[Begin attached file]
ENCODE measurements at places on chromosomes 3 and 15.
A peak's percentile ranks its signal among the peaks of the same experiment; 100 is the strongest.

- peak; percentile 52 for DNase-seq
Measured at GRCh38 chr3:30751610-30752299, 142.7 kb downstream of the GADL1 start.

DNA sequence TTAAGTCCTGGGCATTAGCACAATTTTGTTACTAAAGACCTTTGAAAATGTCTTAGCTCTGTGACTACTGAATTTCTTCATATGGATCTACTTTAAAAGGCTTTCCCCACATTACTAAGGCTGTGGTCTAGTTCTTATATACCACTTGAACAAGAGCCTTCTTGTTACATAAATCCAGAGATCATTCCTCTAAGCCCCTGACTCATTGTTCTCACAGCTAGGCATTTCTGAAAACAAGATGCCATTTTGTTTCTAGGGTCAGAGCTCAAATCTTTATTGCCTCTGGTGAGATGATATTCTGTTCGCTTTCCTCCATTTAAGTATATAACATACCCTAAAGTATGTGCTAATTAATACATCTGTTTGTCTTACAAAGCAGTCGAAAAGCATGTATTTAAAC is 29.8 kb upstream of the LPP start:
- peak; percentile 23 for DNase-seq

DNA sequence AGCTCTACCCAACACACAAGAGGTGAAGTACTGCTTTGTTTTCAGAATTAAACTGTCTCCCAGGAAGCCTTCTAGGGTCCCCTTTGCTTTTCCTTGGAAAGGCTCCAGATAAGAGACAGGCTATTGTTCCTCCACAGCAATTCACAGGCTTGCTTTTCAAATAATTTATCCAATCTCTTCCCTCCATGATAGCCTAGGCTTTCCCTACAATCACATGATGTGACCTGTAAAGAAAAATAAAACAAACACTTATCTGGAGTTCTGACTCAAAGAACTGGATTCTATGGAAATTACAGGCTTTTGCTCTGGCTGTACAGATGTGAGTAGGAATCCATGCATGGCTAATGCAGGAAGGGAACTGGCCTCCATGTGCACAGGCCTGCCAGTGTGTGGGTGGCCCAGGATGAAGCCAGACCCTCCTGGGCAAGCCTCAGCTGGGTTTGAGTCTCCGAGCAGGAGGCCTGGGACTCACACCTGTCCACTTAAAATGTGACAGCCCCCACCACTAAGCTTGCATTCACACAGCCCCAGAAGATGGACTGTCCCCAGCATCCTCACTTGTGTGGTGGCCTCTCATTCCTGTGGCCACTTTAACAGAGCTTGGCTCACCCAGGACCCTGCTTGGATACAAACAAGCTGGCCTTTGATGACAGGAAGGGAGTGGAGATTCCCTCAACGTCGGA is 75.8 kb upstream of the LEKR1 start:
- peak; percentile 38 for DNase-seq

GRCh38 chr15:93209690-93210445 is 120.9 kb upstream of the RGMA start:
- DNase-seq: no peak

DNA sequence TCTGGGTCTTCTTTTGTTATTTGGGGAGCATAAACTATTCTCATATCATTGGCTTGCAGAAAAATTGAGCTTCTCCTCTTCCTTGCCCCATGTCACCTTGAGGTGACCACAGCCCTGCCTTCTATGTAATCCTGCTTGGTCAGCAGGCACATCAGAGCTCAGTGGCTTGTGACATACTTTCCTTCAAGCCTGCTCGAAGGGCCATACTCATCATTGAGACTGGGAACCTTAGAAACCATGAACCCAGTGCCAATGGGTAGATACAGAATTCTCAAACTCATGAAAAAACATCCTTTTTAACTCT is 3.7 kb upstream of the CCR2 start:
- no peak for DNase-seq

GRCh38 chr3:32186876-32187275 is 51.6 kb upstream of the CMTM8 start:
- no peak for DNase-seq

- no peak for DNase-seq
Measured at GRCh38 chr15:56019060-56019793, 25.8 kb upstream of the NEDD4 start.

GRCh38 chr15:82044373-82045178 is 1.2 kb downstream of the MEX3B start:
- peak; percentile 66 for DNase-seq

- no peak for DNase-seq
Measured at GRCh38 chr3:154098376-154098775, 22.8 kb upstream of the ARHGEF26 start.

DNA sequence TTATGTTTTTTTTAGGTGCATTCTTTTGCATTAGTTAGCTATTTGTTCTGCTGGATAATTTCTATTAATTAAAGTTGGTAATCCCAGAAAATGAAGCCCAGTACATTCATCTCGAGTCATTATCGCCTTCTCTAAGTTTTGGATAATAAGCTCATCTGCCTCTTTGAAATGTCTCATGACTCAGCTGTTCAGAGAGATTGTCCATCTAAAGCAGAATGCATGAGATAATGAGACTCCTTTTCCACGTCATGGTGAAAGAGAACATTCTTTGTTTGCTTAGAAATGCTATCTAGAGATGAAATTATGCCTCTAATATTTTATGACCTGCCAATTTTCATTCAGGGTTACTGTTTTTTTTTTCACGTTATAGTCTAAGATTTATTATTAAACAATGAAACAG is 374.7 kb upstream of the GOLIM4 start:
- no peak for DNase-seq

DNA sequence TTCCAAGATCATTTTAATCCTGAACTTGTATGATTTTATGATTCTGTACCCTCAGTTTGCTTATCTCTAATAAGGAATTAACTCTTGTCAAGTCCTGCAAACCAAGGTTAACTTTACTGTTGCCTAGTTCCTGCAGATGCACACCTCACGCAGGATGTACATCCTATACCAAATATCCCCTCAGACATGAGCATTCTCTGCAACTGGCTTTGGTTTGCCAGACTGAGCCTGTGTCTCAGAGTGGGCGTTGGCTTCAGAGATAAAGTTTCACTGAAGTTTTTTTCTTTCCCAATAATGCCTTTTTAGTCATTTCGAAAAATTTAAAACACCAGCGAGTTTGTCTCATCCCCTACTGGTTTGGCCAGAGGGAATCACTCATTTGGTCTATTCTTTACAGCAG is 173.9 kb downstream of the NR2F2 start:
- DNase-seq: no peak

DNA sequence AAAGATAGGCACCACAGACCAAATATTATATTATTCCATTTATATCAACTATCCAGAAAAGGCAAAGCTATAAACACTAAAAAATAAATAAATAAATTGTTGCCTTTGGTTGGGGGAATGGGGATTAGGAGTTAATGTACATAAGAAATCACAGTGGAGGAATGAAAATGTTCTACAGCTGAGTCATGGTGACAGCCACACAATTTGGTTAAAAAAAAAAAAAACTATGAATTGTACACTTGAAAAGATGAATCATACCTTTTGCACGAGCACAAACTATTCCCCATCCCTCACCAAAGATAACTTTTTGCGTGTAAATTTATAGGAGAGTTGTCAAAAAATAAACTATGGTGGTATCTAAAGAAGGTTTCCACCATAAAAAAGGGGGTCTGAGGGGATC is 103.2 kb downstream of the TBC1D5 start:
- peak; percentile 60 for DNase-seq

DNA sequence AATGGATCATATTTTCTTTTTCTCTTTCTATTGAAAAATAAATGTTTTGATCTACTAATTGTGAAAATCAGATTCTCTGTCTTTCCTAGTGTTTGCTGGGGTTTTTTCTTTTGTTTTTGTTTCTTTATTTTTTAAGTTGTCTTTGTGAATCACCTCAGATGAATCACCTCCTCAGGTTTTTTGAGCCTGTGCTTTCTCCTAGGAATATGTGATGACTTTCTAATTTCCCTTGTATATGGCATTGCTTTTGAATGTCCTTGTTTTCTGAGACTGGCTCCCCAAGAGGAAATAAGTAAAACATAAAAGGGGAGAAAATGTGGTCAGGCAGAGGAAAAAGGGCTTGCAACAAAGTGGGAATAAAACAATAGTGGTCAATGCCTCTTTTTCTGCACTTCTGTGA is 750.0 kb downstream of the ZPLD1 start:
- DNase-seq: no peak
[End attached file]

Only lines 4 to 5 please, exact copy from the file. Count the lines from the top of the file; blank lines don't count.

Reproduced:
Measured at GRCh38 chr3:30751610-30752299, 142.7 kb downstream of the GADL1 start.

DNA sequence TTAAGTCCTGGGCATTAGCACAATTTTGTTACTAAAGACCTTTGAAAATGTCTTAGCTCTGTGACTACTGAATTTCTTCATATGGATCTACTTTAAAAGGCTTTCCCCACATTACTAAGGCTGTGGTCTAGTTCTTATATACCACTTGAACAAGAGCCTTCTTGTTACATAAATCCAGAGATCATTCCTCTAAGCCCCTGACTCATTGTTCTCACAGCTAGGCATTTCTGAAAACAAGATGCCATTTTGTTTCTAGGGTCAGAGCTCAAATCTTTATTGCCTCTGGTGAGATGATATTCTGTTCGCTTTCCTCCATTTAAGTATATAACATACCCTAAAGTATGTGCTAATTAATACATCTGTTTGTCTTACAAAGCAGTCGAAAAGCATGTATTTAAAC is 29.8 kb upstream of the LPP start: